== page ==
For our cover this week I have chosen a beautiful picture of the Joseph Conrad leaving Sydney. She is a full-rigged ship of 203 tons, and was built in 1882. Originally named the Georg Stage, she was for many years a Danish training ship, and further particulars of her will be found in the chapter Training in
EXERCISING THE DOGS. The photograph shows George Marston leading the dogs down on to the ice floe from the Endurance. Shackleton is standing on the platform overlooking the gangway. Six teams had been formed, each having nine dogs, and considerable time and pains had been spent on their training. Each team had its leader dog whose duty was to maintain discipline in the team by punishing disobedience or shirking. Crean, Hurley, Macklin, Marston, McIlroy and Wild were in charge of the respective teams, and each man was responsible for exercising, training and feeding his own dogs.
Remarkable yet primitive vessels are still built in remote places of the world, often without adequate material, but always with a skill that has been inherited through many generations. In this chapter, Sidney Howard describes the primitive boats of Egypt, China and the Pacific Islands. Many features now incorporated in modern ships owe their origin to small craft of this type. The article includes a four-page photogravure supplement, shown below.
A Gallery of Native Craft:
The article includes a four-page photogravure supplement as follows.
A FLEET OF NILE BOATS at Sahil Atar el Nahi, Old Cairo, a quay on the Nile. The curious high stems of these boats resemble the boats of the ancient Egyptians, but the lateen sails are derived from the Arabs. The exceptionally long yard of the lateen rig enables the Nile boat to catch the wind when sailing close to the high banks of the river.
A Gallery of Native Craft - 2
ON A CHINESE RIVER. A large amount of traffic is carried in China by water. The junk illustrated is typical of the craft on the Pei Ho River. The sea-going junk, which uses similar sails, is one of the most seaworthy sailing vessels in the world.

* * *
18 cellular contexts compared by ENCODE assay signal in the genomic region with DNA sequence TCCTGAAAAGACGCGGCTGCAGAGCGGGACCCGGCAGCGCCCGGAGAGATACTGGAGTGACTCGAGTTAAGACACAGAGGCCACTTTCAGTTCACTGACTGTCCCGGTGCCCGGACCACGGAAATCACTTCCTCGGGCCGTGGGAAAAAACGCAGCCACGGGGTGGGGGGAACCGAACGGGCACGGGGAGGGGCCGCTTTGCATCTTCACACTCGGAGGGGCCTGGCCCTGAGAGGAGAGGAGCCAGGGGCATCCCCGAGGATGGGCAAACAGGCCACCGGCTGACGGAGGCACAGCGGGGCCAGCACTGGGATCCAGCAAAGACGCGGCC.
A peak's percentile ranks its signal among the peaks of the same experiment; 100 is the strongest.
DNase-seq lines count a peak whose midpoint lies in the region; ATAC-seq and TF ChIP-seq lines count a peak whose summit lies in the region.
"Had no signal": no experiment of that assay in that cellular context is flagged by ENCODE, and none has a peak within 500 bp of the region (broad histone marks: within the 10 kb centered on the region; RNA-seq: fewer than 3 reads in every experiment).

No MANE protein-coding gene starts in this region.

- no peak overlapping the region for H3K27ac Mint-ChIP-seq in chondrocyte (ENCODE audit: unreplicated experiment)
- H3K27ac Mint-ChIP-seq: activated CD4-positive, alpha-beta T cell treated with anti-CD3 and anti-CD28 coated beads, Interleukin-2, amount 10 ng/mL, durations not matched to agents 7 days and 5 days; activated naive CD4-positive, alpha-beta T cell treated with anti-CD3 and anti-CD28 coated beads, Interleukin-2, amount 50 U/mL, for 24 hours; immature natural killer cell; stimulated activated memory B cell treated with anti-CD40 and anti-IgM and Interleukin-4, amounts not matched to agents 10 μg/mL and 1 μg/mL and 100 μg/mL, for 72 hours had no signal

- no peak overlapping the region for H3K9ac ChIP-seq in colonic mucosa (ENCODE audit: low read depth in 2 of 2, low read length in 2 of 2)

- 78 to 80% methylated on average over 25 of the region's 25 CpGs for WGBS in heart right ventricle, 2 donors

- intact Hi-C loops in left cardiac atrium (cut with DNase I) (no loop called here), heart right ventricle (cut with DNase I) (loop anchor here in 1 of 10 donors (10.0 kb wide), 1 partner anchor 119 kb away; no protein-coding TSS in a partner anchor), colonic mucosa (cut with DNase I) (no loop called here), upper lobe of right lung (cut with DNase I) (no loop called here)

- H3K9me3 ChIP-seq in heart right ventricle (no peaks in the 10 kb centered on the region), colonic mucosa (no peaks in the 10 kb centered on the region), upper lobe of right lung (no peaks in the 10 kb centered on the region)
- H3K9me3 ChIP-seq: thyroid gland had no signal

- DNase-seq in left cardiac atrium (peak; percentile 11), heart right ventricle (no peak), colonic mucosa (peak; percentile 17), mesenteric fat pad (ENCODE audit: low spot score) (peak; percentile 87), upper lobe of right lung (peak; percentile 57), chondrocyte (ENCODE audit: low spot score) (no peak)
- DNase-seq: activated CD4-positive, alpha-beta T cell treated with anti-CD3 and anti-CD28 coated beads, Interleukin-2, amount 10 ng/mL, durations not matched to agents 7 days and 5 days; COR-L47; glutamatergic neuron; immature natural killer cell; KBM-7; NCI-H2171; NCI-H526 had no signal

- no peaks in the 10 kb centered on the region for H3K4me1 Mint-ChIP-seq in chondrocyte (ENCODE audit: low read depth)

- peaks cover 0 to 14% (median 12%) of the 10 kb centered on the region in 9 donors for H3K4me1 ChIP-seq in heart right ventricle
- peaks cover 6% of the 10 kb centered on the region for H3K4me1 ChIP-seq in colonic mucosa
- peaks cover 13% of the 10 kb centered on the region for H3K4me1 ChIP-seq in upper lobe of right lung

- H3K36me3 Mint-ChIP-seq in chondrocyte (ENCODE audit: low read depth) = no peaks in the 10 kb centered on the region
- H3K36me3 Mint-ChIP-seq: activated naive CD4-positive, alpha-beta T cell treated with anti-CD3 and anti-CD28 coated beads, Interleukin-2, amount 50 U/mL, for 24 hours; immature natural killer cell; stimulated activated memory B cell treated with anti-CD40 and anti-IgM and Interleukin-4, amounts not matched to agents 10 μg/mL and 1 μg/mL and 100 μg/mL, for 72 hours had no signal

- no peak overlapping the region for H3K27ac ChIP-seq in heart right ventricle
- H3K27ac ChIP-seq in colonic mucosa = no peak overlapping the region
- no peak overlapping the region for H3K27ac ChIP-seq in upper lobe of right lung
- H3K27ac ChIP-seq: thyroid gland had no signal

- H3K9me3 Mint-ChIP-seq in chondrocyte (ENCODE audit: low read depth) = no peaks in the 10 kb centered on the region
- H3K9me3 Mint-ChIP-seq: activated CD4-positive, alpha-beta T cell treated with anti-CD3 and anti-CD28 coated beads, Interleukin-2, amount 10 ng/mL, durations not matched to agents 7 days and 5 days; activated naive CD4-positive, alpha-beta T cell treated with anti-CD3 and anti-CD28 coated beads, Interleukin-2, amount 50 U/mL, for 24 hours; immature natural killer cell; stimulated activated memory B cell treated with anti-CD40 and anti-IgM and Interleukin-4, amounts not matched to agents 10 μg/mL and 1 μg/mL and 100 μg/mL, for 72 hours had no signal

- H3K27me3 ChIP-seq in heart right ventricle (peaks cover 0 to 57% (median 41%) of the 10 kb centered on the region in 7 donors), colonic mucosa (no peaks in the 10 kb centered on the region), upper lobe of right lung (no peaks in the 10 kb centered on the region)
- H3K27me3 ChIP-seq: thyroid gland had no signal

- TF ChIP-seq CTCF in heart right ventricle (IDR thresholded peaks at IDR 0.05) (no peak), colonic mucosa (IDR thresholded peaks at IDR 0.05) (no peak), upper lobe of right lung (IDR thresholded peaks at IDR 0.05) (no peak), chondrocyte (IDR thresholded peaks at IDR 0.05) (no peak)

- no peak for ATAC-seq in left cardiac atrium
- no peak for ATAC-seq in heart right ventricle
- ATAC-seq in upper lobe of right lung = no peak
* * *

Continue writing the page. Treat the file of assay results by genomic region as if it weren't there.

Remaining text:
A Gallery of Native Craft - 4
BALSA BOATS ON LAKE TITICACA, in South America. These small boats are made of logs from the balsa tree, connected by wickerwork. The buoyancy of balsa wood is about twice that of cork, and the wood is said to be the lightest in existence. The shape of the balsas has not changed since the days of the Incas.
CRAB-CLAW MATTING SAILS on lakatoids at Huanabada, Central Papua. Lakatoids are built of two canoes, fastened together by struts, the space between being decked over. To make the “crab-claw” sail, strips of matting are plaited together, and the sail-cloths are then sewn. Three stakes form the framework on which the sail is made. The upper stake, forming the bend of the “claw”, is bent into the curve. To set the sail, it is first hoisted horizontally, and the foot is brought down and made fast to the foot of the mast.
The Belships have been specially designed and constructed for taking on board any cargo that is too heavy or too bulky for the ordinary cargo ship to manage. Some of the most remarkable cargoes ever carried in hips are handled by the firm of Belships Limited. The carrying of heavy and awkward cargoes, such as locomotives, lightships, pipelines or barges, is the special work of this company, which processes a fleet of striking ships designed for the purpose. A C Hardy contributes a fascinating chapter on this subject, which is the first in the series on Romance of the Trade Routes.
Those who desire it can still be trained for the sea in sailing ships, and there are a number of special ships in which voyages of instruction can be made. For certain appointments, both British and foreign, such experience in a sailing ship is compulsory. This chapter is by Frank Bowen and deals with the sailing ships now afloat that afford such training, and describes the methods employed. The value of training in sail is the subject of much discussion at the present time. Whatever views may be held on the subject these details of vessels of sailing under different flags are of absorbing interest.
When the Suevic was wrecked off the Cornish coast her bow was so badly damaged that it was at first believed that the ship would have to be abandoned to the sea. Enterprising salvage engineers however carried out a daring piece of ship surgery, which Frank Bowen describes in this chapter. After being fitted with a new bow, she has since survived for many years as passenger liner, troopship and whaling mother-ship in the Antarctic. The article is concluded in part 15.